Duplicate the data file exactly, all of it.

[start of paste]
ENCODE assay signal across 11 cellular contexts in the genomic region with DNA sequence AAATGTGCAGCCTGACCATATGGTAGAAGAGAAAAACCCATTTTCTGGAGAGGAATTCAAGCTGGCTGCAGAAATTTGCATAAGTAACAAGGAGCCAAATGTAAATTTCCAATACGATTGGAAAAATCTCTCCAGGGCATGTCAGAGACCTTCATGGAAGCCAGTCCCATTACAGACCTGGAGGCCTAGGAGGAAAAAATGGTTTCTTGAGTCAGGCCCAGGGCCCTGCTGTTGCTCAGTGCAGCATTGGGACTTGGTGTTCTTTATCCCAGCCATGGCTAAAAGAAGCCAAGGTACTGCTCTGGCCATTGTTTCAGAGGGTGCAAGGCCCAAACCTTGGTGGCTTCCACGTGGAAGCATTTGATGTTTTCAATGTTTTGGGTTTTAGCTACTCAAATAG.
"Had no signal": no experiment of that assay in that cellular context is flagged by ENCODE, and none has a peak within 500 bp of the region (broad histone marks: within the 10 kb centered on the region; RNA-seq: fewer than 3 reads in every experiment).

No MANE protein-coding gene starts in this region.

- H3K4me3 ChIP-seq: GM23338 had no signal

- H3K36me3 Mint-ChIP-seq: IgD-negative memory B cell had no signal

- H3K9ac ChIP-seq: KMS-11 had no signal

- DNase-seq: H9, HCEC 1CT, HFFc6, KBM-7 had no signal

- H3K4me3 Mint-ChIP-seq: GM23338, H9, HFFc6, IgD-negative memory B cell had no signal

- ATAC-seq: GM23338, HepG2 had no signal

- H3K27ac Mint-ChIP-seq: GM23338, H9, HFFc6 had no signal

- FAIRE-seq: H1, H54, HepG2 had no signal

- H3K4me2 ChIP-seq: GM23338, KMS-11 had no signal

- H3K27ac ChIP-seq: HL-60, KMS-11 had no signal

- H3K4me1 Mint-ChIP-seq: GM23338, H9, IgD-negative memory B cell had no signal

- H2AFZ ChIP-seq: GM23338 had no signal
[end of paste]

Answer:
ENCODE assay signal across 11 cellular contexts in the genomic region with DNA sequence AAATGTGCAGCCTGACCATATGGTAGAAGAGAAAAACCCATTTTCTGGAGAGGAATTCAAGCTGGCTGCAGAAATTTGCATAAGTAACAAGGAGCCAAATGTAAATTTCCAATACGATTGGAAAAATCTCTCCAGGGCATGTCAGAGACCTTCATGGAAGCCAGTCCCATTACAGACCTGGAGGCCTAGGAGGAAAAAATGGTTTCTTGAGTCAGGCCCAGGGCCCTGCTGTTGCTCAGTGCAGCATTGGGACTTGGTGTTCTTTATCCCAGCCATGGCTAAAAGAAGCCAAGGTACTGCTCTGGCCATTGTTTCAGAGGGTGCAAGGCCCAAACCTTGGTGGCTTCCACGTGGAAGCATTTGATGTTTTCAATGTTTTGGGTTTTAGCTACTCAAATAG.
"Had no signal": no experiment of that assay in that cellular context is flagged by ENCODE, and none has a peak within 500 bp of the region (broad histone marks: within the 10 kb centered on the region; RNA-seq: fewer than 3 reads in every experiment).

No MANE protein-coding gene starts in this region.

- H3K4me3 ChIP-seq: GM23338 had no signal

- H3K36me3 Mint-ChIP-seq: IgD-negative memory B cell had no signal

- H3K9ac ChIP-seq: KMS-11 had no signal

- DNase-seq: H9, HCEC 1CT, HFFc6, KBM-7 had no signal

- H3K4me3 Mint-ChIP-seq: GM23338, H9, HFFc6, IgD-negative memory B cell had no signal

- ATAC-seq: GM23338, HepG2 had no signal

- H3K27ac Mint-ChIP-seq: GM23338, H9, HFFc6 had no signal

- FAIRE-seq: H1, H54, HepG2 had no signal

- H3K4me2 ChIP-seq: GM23338, KMS-11 had no signal

- H3K27ac ChIP-seq: HL-60, KMS-11 had no signal

- H3K4me1 Mint-ChIP-seq: GM23338, H9, IgD-negative memory B cell had no signal

- H2AFZ ChIP-seq: GM23338 had no signal